Image caption,

Elephants are everywhere in Surin

Lek is not alone. Hundreds of other elephants have returned to Surin from tourist hot spots like Phuket and Chiang Mai, where they made money by performing tricks or giving rides to foreign visitors.

Walking through these villages is a disarming experience. Nearly every house has one or more elephants chained up in their front yards, or resting under trees. You get used to seeing the huge animals plodding along the road, their mahouts straddling their broad necks, and when driving you learn to take care to move around them.

Boonyarat “Joy” Salangam owns four elephants, which she and her partner brought back from Phuket when tourism dried up in 2020. One is a playful baby, penned in with its mother in an enclosure Joy built in front of her house.

“Covid stopped everything,” she says. “The mahouts, owners and elephants have all been unemployed. In the tourist camps the females are kept apart from the bulls, but here we have all been hanging out together, and the elephants have been having sex. We don’t force them. They do it in their own time. So the population is increasing.”

Joy says she thought about selling her baby elephant to raise funds – they can fetch as much as a luxury car – but worried about how well he would be looked after. Joy has lived with his mother, who is 39 years old, nearly all of her life, and inherited her from her grandparents.

Image caption,

Elephants are expensive animals to care for – needing vast amounts of food and water each day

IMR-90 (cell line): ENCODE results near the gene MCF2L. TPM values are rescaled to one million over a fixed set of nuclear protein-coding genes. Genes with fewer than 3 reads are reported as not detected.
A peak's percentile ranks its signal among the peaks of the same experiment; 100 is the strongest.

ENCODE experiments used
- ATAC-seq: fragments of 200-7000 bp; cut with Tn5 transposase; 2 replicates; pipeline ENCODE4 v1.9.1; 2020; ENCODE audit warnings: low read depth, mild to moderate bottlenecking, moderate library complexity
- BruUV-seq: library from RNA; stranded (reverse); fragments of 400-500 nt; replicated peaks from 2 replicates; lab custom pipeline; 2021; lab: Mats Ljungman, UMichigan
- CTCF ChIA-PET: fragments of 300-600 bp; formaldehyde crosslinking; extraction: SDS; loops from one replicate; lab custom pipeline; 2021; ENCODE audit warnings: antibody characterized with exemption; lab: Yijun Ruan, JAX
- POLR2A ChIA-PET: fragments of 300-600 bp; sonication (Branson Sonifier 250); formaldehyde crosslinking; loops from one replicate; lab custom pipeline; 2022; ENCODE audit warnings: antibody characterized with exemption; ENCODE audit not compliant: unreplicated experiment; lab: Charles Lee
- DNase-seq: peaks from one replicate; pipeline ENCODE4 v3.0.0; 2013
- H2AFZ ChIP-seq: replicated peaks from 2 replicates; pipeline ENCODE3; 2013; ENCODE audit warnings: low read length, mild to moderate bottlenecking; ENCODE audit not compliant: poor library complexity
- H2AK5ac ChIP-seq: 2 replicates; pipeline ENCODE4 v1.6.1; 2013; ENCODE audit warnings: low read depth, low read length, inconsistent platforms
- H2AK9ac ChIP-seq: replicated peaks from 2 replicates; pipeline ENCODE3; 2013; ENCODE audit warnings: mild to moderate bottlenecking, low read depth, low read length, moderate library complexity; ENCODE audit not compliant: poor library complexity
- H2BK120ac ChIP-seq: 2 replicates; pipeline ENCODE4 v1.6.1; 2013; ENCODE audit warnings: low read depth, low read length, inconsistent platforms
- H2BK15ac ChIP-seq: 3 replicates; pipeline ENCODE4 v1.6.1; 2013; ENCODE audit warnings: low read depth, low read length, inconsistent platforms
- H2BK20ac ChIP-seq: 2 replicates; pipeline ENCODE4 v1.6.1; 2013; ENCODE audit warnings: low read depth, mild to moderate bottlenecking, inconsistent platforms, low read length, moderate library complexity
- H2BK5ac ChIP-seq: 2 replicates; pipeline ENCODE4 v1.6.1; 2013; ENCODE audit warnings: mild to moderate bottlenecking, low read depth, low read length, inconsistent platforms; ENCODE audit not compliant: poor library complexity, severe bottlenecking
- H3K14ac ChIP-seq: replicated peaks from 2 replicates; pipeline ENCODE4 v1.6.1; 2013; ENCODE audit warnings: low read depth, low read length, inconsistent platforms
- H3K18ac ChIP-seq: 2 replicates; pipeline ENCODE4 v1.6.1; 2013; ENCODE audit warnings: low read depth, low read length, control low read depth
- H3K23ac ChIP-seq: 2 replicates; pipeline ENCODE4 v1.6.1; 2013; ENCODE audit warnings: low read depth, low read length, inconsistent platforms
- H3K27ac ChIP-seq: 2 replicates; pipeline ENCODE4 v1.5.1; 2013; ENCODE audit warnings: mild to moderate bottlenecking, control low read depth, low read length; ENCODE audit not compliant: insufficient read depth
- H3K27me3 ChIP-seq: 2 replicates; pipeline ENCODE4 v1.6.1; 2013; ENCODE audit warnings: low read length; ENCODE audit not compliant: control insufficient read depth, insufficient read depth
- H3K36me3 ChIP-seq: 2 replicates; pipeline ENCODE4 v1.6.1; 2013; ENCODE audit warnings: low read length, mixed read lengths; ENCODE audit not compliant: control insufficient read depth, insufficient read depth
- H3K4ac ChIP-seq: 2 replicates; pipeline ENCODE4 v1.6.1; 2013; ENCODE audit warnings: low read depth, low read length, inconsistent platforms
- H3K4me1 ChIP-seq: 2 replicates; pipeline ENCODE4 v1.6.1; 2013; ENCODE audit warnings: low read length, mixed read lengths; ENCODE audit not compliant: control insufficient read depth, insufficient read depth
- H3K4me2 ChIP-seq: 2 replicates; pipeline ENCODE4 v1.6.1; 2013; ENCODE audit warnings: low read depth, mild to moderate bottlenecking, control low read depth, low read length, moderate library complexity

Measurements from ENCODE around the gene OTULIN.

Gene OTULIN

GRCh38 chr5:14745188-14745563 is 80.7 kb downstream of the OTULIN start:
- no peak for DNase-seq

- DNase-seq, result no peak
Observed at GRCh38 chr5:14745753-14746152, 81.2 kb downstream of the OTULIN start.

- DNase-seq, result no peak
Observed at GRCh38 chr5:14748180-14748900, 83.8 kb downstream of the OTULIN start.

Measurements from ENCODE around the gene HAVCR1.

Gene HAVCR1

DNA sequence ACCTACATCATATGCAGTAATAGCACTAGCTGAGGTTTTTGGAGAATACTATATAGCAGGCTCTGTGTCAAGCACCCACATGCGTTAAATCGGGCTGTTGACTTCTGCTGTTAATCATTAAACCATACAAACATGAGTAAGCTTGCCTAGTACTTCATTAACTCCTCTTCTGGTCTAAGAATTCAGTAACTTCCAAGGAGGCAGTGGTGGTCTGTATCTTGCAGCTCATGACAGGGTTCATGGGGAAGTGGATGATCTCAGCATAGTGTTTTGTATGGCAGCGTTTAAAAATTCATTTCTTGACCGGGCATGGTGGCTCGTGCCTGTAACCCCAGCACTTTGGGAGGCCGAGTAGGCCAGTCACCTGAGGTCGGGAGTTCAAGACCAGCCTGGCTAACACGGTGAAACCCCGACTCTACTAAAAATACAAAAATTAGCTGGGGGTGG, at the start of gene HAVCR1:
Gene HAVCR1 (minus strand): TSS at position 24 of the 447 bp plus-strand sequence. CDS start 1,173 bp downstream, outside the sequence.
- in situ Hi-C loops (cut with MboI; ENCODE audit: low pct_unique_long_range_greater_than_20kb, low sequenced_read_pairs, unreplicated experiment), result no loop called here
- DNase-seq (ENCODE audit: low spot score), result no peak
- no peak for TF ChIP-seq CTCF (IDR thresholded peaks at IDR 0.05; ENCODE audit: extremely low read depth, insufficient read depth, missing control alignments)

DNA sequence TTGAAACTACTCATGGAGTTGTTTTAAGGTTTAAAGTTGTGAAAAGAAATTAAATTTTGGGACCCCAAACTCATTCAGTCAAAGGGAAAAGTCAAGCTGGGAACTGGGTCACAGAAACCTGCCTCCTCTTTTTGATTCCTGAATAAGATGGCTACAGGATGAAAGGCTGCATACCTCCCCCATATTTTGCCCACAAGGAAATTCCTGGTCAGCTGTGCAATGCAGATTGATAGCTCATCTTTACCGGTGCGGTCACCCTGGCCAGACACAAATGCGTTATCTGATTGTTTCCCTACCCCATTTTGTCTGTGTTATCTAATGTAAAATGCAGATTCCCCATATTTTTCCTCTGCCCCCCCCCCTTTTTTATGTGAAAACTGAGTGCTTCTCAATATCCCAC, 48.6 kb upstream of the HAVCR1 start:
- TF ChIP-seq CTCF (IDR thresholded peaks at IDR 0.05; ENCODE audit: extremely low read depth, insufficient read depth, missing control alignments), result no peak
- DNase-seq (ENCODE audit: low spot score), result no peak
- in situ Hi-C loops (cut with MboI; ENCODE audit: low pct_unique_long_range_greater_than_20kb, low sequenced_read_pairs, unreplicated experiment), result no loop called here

The mahouts too may live for decades with the same elephant from when they are both young, sometimes choosing to sleep with them, taking them to lakes or rivers to bathe in the evening, and keeping a close eye on their health. That has been a challenge under Covid.

Elephants are expensive. An adult needs to eat 100-200kg (220-440lb) of food a day, and drinks up to 100 litres (22 gallons) of water. Without any other income, owners like Joy have been livestreaming their animals on social media, while appealing for donations.

Sometimes this is done at home, as the elephants play or bathe, or they get a friend to ride a motorbike alongside them to film them on their evening walks. Viewers can pay online for the elephants to earn baskets of bananas by performing tricks, but this is not ideal for their health.

Their diet should mainly be different kinds of leaves and grass, but with so many elephants coming back to the area it is hard to find enough for them.

“We are finding they have digestive problems, because of the change in diet,” says Nuttapon Bangkaew, a vet giving free check-ups offered by Elephant Kingdom, a project started seven years ago to improve the welfare of elephants in Surin.

“When the mahouts or elephant owners come back home, they don’t have any income. So, they don’t have money to buy grass or food for them. They have to do these social media livestreams to make money, but this causes health problems.”

This video can not be played

To play this video you need to enable JavaScript in your browser.

Media caption,

Some elephant owners have turned to social media livestreams to make enough money to keep them

Elephants are native to Thailand, but the wild population has shrunk from around 100,000 a century ago, to perhaps only 3,000-4,000 today. In the past large numbers were captured and used in the logging industry, but when that was banned in the late 1980s to protect what remained of the country’s forests, they started being used to entertain tourists instead.

In the earliest shows, they demonstrated their skill with logs. But these expanded, as Thailand’s tourism boomed, to offering rides, or antics such as having the animals paint or play football. The campaigning group World Animal Protection (WAP) estimates that before Covid elephants generated up to $770m (£626m) a year for Thailand.